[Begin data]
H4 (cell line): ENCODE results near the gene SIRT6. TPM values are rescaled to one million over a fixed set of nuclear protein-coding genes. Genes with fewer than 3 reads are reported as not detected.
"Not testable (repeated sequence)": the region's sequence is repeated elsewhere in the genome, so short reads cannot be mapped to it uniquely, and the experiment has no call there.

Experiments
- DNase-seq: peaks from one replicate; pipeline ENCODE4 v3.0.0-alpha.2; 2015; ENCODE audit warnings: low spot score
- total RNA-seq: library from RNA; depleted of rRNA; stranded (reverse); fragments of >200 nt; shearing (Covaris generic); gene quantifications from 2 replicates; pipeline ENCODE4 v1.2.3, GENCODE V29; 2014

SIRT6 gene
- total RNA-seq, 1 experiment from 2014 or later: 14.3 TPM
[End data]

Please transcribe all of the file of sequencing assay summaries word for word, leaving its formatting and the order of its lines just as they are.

H4 (cell line): ENCODE results near the gene SIRT6. TPM values are rescaled to one million over a fixed set of nuclear protein-coding genes. Genes with fewer than 3 reads are reported as not detected.
"Not testable (repeated sequence)": the region's sequence is repeated elsewhere in the genome, so short reads cannot be mapped to it uniquely, and the experiment has no call there.

Experiments
- DNase-seq: peaks from one replicate; pipeline ENCODE4 v3.0.0-alpha.2; 2015; ENCODE audit warnings: low spot score
- total RNA-seq: library from RNA; depleted of rRNA; stranded (reverse); fragments of >200 nt; shearing (Covaris generic); gene quantifications from 2 replicates; pipeline ENCODE4 v1.2.3, GENCODE V29; 2014

SIRT6 gene
- total RNA-seq, 1 experiment from 2014 or later: 14.3 TPM